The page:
A couple of days ago, I overheard my fiancée helping her nephew as he struggled with Conway’s Game of Life in his introductory course on computer programming. I hadn’t thought of this simulation in a long, long time and decided to see if I could do it in Excel.
For an introduction to the simulation see http://en.wikipedia.org/wiki/Conway%27s_Game_of_Life.
The first attempt was primarily in VBA with Excel used simply to show the result. It turned out to be an interesting exercise since I decided to make it a test case for an add-in meant to work in Excel 2003 through Excel 2010 both 32-bit and 64-bit and on Mac Excel 2011. I’ll probably share that experience at a later date.
Then, I decided to see if I could run the simulation strictly in Excel. No VBA code allowed. This post shares that experience.
A synopsis of the rules for the simulation:
We simulate a ‘universe’ that consists of a grid of cells. Each cell is in one of two states, ON or OFF (also called alive or dead). Each cell has eight neighbors: on the left, on the right, above and below, and the four cells to the top-left, top-right, bottom-left, and bottom-right. The simulation starts with a pre-determined seed state. At each step, the simulation determines a new state of the universe. This happens by determining what happens to each individual cell. There are two simple rules that determine how each cell evolves:
A cell that is currently OFF (dead) becomes ON (alive) in the next iteration if it has exactly 3 live neighbors, i.e., neighbors that are ON.
A cell that is currently ON (alive) remains ON (alive) if it has 2 or 3 ON (live) neighbors. Too few or too many and it turns OFF (dies).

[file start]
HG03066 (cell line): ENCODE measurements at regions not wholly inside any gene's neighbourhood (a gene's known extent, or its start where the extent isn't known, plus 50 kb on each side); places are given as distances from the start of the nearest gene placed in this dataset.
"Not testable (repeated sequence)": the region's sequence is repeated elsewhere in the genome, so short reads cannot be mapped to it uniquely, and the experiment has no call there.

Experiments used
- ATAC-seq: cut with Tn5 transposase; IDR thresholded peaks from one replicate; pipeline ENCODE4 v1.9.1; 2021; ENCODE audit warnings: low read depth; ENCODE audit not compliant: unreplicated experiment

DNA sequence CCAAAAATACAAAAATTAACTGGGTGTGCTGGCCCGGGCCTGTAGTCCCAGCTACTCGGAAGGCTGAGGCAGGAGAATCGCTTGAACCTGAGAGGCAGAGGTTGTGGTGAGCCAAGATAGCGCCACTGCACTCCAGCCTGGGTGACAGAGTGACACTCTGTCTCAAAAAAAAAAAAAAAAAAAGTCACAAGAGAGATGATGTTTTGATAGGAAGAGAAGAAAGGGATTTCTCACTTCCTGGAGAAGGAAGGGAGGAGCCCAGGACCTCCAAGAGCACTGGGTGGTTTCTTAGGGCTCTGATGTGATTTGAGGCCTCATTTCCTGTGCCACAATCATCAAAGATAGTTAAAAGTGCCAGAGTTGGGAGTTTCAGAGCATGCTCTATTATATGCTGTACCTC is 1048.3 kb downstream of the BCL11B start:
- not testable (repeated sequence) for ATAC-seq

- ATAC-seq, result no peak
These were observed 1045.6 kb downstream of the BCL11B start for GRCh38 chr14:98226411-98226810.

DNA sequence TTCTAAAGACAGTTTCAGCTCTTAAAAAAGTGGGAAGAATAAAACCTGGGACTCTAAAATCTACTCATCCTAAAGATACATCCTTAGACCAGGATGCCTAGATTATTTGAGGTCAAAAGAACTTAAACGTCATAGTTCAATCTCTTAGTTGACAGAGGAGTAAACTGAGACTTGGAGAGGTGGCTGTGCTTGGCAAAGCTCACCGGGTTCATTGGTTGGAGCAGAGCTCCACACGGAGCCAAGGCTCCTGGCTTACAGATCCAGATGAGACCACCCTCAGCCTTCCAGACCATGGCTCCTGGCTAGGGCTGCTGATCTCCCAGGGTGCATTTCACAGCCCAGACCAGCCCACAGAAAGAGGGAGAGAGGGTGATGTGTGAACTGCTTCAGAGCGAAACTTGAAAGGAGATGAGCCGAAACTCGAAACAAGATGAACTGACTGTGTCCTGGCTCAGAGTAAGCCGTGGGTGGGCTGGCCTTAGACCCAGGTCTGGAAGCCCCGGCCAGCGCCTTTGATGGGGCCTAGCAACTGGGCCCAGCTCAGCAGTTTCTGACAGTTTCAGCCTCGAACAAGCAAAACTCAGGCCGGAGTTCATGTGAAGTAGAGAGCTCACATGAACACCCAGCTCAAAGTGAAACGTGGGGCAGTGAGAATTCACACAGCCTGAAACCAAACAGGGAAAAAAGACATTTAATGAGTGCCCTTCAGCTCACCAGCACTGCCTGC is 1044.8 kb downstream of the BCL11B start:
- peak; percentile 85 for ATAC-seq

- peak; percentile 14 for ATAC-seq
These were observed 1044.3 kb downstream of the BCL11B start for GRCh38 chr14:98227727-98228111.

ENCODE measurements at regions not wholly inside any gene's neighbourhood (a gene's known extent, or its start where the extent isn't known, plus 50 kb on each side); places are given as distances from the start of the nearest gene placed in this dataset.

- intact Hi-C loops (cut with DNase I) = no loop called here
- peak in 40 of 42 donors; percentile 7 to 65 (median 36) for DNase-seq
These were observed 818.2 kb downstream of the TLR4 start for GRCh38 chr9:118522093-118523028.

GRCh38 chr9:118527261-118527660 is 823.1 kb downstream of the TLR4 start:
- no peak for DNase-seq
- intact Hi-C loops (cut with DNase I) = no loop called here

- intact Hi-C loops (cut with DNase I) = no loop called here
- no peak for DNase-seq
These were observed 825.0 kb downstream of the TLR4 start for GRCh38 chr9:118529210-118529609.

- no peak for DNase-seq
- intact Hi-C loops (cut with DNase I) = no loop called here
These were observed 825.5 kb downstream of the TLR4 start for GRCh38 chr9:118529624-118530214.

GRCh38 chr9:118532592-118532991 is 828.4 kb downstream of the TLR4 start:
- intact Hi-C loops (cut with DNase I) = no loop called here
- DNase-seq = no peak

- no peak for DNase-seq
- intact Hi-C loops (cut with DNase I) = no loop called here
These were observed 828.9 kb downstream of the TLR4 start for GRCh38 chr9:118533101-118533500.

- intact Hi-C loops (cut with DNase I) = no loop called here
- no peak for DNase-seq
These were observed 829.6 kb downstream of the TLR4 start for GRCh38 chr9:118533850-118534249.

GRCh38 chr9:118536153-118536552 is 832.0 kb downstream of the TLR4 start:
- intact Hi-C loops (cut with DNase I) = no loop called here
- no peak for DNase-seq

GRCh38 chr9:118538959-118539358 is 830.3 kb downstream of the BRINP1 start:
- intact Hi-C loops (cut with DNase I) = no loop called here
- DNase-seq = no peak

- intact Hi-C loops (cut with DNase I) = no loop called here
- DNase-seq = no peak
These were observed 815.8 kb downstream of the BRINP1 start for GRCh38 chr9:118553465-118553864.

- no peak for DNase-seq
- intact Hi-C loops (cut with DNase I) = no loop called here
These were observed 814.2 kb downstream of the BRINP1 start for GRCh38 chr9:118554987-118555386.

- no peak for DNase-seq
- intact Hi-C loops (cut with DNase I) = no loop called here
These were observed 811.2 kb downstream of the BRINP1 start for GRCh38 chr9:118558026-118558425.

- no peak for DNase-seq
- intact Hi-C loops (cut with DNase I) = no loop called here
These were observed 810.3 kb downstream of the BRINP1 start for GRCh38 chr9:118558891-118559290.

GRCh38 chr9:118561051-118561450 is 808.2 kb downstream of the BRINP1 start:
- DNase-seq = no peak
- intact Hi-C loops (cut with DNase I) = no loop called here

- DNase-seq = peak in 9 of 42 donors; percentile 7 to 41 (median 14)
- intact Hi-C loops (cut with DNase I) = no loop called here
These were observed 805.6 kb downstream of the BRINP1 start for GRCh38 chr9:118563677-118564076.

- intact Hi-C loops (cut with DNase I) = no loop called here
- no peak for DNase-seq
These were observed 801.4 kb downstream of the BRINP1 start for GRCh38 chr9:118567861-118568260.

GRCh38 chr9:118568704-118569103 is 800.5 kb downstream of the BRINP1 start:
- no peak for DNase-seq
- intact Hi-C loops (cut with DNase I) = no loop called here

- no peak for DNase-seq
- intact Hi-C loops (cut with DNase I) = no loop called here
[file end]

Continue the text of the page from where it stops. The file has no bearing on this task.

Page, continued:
These two simple rules can yield some fairly interesting universes including self-repeating patterns like the two below.
Figure 1 – Blinker
Figure 2 – Gosper’s Glider Gun
An important item to note is that the state of the next generation depends strictly on the state of the current generation. What that means is that we use the current state of all the neighbors of a cell and we do not mix-and-match the new state of those neighbors that we might have already calculated with the current state of the other neighbors.
This requirement, then, requires that we have 2 grids, the current grid and the next grid. Once the next grid is fully known, it becomes the current grid and we can then iterate the process.
This post builds the blinker pattern in a 5x5 grid. Starting with a small grid makes it easy to follow the development of the simulation. In addition, scaling the result to larger sizes is very easy and requires no additional conceptual or model changes.
The starting configuration of a particular game is known as the seed. It is similar to the grid used in the evolution but with just starting values. An example of the seed for a blinker pattern is:
This is a 5x5 grid with a 1 cell border that is shown in light-grey. The “off” cells contain the formula =”” and the ON cells contain a dot (.). Conditional formatting makes those cells appear with a dark fill.